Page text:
• Move, move, move! After long months of winter hibernation and lack of outdoor activities, spring is the best time to go out for walks or to get back into yoga, Pilates or gym. When we move, we stimulate Qi to flow to the body and sending endorphins to the brain therefore, making us feel less lethargic, moody and snappy

  • Switch from heavy winter diet such as curries and lamb stews to lighter meals such as sauteed or quick stir fry fresh green vegetables

  • Use dry brushing to stimulate Qi and Blood flow under the skin. Starting from the leg, using long gentle strokes, move the brush upwards towards the Heart. This helps to exfoliate the skin, support lymphatic drainage and reduces the appearance of cellulite

  • For those that have a roller jade or facial gua sha tool handy, you can use it to help stimulate Qi flow to the face, and lymphatic drainage. This is especially useful for hay fever sufferers or problems with the sinuses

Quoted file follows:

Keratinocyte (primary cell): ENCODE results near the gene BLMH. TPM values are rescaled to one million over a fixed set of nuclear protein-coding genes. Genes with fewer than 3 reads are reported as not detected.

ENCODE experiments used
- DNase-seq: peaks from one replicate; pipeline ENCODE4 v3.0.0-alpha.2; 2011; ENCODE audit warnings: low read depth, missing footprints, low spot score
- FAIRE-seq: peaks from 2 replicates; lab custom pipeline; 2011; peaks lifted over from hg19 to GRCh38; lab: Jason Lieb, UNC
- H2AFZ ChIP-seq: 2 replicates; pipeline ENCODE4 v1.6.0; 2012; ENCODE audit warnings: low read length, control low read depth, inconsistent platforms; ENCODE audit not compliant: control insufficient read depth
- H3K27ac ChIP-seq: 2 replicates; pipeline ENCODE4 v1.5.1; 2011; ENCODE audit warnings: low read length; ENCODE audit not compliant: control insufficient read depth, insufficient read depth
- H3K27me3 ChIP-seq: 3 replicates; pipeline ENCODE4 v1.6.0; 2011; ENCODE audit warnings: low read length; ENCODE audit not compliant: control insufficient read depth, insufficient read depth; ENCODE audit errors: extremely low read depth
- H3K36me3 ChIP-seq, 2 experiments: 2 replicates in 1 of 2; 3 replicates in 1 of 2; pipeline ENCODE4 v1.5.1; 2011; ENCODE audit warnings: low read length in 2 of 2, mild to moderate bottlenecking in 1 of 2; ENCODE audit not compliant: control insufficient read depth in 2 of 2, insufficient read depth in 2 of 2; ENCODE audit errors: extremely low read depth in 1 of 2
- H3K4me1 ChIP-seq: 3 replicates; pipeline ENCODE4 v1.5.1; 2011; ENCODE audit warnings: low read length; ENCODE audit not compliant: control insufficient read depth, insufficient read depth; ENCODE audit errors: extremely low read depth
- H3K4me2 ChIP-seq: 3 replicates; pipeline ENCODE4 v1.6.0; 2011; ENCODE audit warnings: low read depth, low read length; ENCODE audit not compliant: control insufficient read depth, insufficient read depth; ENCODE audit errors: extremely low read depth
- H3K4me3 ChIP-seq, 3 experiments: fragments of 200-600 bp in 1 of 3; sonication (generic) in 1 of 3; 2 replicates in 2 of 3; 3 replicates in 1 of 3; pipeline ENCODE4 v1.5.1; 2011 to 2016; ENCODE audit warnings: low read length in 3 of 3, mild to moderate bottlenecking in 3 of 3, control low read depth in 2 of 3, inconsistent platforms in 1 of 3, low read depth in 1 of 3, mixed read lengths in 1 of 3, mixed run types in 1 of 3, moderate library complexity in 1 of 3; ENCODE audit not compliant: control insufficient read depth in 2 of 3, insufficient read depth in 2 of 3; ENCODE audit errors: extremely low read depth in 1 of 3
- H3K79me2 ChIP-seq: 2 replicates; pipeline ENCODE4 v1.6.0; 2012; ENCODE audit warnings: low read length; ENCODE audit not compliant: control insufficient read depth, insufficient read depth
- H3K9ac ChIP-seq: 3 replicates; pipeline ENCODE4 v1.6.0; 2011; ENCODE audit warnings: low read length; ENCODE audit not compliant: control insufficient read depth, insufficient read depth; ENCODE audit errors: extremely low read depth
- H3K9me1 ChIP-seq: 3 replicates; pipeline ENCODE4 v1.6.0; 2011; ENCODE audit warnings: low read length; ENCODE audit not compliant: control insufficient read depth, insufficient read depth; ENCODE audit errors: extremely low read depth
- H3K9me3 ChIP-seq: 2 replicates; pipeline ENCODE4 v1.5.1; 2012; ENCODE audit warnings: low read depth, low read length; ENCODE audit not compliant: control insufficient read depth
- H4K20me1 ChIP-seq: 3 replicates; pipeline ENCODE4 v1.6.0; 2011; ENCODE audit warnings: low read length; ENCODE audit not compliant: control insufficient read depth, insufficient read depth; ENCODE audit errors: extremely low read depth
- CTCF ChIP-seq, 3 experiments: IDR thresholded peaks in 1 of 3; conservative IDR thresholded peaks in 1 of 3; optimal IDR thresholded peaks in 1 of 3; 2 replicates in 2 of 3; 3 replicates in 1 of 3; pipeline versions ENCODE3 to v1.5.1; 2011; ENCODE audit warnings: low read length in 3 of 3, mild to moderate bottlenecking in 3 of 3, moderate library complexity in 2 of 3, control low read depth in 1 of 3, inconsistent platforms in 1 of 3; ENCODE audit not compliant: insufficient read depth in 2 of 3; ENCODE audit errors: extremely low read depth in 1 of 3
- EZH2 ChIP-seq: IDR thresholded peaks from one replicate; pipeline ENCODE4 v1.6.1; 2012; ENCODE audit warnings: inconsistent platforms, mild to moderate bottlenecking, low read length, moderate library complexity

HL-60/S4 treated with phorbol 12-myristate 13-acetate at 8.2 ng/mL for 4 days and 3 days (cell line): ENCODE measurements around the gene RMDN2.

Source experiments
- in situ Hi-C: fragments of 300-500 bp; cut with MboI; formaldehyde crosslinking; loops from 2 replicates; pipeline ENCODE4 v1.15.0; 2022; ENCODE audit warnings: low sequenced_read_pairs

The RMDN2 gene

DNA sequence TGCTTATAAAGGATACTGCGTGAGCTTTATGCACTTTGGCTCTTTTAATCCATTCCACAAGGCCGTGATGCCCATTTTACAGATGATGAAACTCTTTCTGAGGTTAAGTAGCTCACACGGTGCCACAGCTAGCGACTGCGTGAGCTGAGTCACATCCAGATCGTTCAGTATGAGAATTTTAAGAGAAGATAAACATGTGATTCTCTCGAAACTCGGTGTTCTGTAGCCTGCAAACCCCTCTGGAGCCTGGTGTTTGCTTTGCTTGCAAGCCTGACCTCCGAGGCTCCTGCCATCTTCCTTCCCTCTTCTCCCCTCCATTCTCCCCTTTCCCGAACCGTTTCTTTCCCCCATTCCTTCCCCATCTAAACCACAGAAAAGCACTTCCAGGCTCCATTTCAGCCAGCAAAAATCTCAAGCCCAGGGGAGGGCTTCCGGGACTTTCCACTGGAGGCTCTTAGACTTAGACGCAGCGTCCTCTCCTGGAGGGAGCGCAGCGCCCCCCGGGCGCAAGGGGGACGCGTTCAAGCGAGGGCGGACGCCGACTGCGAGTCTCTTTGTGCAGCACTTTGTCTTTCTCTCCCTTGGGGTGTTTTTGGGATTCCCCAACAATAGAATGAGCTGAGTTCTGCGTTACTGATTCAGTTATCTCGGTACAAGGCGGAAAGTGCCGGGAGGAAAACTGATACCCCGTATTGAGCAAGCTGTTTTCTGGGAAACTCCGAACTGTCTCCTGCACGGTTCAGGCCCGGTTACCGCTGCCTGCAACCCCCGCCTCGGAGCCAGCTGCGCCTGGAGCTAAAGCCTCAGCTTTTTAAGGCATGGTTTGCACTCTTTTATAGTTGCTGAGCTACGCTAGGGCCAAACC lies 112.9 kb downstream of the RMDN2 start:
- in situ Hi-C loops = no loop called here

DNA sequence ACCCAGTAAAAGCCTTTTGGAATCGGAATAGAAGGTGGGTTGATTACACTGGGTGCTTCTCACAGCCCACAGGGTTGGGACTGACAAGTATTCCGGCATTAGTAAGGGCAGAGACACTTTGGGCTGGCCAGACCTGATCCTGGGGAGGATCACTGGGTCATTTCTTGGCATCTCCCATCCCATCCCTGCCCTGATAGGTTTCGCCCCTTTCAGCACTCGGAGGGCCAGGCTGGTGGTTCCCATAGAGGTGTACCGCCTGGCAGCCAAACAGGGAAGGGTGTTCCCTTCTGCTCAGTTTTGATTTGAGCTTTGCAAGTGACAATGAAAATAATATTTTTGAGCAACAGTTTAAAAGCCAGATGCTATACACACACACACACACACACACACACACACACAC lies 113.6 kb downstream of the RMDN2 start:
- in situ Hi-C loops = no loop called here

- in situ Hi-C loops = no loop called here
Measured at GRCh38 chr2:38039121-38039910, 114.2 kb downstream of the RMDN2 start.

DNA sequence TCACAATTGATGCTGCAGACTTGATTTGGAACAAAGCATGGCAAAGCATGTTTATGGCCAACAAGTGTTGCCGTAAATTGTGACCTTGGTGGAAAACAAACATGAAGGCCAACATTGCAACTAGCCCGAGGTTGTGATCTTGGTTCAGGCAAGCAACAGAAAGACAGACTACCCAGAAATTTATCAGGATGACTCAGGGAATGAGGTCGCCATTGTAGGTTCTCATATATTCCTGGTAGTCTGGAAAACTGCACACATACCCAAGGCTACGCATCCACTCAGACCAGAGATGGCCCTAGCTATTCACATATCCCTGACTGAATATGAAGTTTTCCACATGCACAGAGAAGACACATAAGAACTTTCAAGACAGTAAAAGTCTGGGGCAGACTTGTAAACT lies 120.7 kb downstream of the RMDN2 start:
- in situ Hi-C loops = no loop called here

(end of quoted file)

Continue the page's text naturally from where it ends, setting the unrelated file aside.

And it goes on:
I hope this short list can assist you in transitioning into spring a little easier. However, if you need extra help, we are here to assist you. Simply BOOK ONLINE for either a FREE 15 minutes consult to discuss your concerns or a treatment.

Workshop - Gua Sha: An Introduction to Self Healing

Gau Sha is one of my favourite 'go to' ancillary tool to reduce and ease muscular pain, stiffness and tension, plus for many other ailments such as cold and flu, chills and fever, bronchitis, and a fantastic therapeutic method for facial rejuvenation treatments.

Gua sha, also known as “spooning” or “scrapping” is a common therapeutic treatment used in Chinese tradition and Chinese medicine practice.  Gua means to rub or to scrape and Sha is a distinctive name given to a type of red dots or sand like redness that appears on the skin surface during and after treatment.  These sand like redness are toxins and stagnation that lie deep within the muscle layers that are brought up to the surface to be eliminated.  This encourage fresh blood flow to the site of blockage by nourishing and enhance healing to the body.  This method of treatment is effective and brings immediate and lasting benefits to ones overall health.